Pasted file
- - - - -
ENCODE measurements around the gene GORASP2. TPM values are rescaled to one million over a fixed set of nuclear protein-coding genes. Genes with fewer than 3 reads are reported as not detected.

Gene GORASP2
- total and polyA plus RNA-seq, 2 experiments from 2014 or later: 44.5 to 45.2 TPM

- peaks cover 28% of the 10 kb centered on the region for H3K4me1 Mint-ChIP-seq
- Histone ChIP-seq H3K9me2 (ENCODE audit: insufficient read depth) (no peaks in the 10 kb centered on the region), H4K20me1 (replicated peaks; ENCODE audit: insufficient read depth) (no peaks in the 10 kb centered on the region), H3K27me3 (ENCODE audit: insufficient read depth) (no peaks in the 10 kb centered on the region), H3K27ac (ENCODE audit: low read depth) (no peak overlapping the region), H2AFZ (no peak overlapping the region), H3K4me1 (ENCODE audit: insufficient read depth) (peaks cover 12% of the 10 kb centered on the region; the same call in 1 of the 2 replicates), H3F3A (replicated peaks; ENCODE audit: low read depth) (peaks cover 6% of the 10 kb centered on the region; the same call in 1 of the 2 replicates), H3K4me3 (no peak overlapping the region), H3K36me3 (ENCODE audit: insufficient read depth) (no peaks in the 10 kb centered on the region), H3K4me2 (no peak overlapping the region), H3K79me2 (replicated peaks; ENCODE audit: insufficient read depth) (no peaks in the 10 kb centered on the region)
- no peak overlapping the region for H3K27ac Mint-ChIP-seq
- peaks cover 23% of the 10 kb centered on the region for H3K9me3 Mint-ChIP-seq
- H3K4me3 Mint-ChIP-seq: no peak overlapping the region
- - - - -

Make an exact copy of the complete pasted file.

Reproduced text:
ENCODE measurements around the gene GORASP2. TPM values are rescaled to one million over a fixed set of nuclear protein-coding genes. Genes with fewer than 3 reads are reported as not detected.

Gene GORASP2
- total and polyA plus RNA-seq, 2 experiments from 2014 or later: 44.5 to 45.2 TPM

- peaks cover 28% of the 10 kb centered on the region for H3K4me1 Mint-ChIP-seq
- Histone ChIP-seq H3K9me2 (ENCODE audit: insufficient read depth) (no peaks in the 10 kb centered on the region), H4K20me1 (replicated peaks; ENCODE audit: insufficient read depth) (no peaks in the 10 kb centered on the region), H3K27me3 (ENCODE audit: insufficient read depth) (no peaks in the 10 kb centered on the region), H3K27ac (ENCODE audit: low read depth) (no peak overlapping the region), H2AFZ (no peak overlapping the region), H3K4me1 (ENCODE audit: insufficient read depth) (peaks cover 12% of the 10 kb centered on the region; the same call in 1 of the 2 replicates), H3F3A (replicated peaks; ENCODE audit: low read depth) (peaks cover 6% of the 10 kb centered on the region; the same call in 1 of the 2 replicates), H3K4me3 (no peak overlapping the region), H3K36me3 (ENCODE audit: insufficient read depth) (no peaks in the 10 kb centered on the region), H3K4me2 (no peak overlapping the region), H3K79me2 (replicated peaks; ENCODE audit: insufficient read depth) (no peaks in the 10 kb centered on the region)
- no peak overlapping the region for H3K27ac Mint-ChIP-seq
- peaks cover 23% of the 10 kb centered on the region for H3K9me3 Mint-ChIP-seq
- H3K4me3 Mint-ChIP-seq: no peak overlapping the region